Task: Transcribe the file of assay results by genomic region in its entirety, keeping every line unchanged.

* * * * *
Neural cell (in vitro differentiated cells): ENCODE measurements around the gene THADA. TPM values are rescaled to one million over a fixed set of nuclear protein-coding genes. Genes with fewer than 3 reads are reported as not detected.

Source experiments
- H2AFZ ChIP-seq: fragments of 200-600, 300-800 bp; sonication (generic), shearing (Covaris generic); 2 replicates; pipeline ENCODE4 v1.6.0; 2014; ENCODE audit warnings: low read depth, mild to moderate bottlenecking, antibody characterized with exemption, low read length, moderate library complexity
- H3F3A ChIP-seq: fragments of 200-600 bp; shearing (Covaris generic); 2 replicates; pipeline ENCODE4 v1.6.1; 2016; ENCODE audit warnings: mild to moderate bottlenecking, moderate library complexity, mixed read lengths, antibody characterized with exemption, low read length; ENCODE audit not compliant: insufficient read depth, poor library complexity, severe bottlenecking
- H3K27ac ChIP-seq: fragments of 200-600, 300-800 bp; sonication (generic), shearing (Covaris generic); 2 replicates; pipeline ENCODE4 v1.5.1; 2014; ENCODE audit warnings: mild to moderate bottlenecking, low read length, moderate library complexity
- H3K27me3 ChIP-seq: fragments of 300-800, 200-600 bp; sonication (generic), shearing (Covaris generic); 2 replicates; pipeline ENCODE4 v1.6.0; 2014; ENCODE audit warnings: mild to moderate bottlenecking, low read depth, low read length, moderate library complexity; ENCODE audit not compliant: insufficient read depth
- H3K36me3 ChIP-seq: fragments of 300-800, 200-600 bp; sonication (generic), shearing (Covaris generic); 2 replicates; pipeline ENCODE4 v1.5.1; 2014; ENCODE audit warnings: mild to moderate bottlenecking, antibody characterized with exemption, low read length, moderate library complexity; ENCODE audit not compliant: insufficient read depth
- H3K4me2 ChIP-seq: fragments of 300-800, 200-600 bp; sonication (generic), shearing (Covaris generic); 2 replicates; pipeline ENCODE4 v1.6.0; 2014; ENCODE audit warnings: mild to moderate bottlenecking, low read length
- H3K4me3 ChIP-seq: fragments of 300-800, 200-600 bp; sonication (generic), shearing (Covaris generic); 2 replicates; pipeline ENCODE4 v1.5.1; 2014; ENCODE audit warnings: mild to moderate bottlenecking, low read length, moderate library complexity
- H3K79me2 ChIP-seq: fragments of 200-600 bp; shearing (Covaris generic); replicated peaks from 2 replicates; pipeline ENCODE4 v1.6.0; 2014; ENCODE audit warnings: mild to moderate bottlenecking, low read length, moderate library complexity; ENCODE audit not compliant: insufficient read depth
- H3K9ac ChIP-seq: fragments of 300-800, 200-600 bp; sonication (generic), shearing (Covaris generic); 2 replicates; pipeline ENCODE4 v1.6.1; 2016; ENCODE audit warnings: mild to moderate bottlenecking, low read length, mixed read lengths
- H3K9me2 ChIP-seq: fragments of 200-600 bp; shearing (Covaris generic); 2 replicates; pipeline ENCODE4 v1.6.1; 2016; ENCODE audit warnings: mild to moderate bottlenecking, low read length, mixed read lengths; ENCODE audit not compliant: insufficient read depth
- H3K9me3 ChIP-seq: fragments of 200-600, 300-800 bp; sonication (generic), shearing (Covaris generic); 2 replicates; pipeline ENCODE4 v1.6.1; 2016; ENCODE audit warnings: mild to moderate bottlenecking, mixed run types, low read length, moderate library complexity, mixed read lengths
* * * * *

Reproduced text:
Neural cell (in vitro differentiated cells): ENCODE measurements around the gene THADA. TPM values are rescaled to one million over a fixed set of nuclear protein-coding genes. Genes with fewer than 3 reads are reported as not detected.

Source experiments
- H2AFZ ChIP-seq: fragments of 200-600, 300-800 bp; sonication (generic), shearing (Covaris generic); 2 replicates; pipeline ENCODE4 v1.6.0; 2014; ENCODE audit warnings: low read depth, mild to moderate bottlenecking, antibody characterized with exemption, low read length, moderate library complexity
- H3F3A ChIP-seq: fragments of 200-600 bp; shearing (Covaris generic); 2 replicates; pipeline ENCODE4 v1.6.1; 2016; ENCODE audit warnings: mild to moderate bottlenecking, moderate library complexity, mixed read lengths, antibody characterized with exemption, low read length; ENCODE audit not compliant: insufficient read depth, poor library complexity, severe bottlenecking
- H3K27ac ChIP-seq: fragments of 200-600, 300-800 bp; sonication (generic), shearing (Covaris generic); 2 replicates; pipeline ENCODE4 v1.5.1; 2014; ENCODE audit warnings: mild to moderate bottlenecking, low read length, moderate library complexity
- H3K27me3 ChIP-seq: fragments of 300-800, 200-600 bp; sonication (generic), shearing (Covaris generic); 2 replicates; pipeline ENCODE4 v1.6.0; 2014; ENCODE audit warnings: mild to moderate bottlenecking, low read depth, low read length, moderate library complexity; ENCODE audit not compliant: insufficient read depth
- H3K36me3 ChIP-seq: fragments of 300-800, 200-600 bp; sonication (generic), shearing (Covaris generic); 2 replicates; pipeline ENCODE4 v1.5.1; 2014; ENCODE audit warnings: mild to moderate bottlenecking, antibody characterized with exemption, low read length, moderate library complexity; ENCODE audit not compliant: insufficient read depth
- H3K4me2 ChIP-seq: fragments of 300-800, 200-600 bp; sonication (generic), shearing (Covaris generic); 2 replicates; pipeline ENCODE4 v1.6.0; 2014; ENCODE audit warnings: mild to moderate bottlenecking, low read length
- H3K4me3 ChIP-seq: fragments of 300-800, 200-600 bp; sonication (generic), shearing (Covaris generic); 2 replicates; pipeline ENCODE4 v1.5.1; 2014; ENCODE audit warnings: mild to moderate bottlenecking, low read length, moderate library complexity
- H3K79me2 ChIP-seq: fragments of 200-600 bp; shearing (Covaris generic); replicated peaks from 2 replicates; pipeline ENCODE4 v1.6.0; 2014; ENCODE audit warnings: mild to moderate bottlenecking, low read length, moderate library complexity; ENCODE audit not compliant: insufficient read depth
- H3K9ac ChIP-seq: fragments of 300-800, 200-600 bp; sonication (generic), shearing (Covaris generic); 2 replicates; pipeline ENCODE4 v1.6.1; 2016; ENCODE audit warnings: mild to moderate bottlenecking, low read length, mixed read lengths
- H3K9me2 ChIP-seq: fragments of 200-600 bp; shearing (Covaris generic); 2 replicates; pipeline ENCODE4 v1.6.1; 2016; ENCODE audit warnings: mild to moderate bottlenecking, low read length, mixed read lengths; ENCODE audit not compliant: insufficient read depth
- H3K9me3 ChIP-seq: fragments of 200-600, 300-800 bp; sonication (generic), shearing (Covaris generic); 2 replicates; pipeline ENCODE4 v1.6.1; 2016; ENCODE audit warnings: mild to moderate bottlenecking, mixed run types, low read length, moderate library complexity, mixed read lengths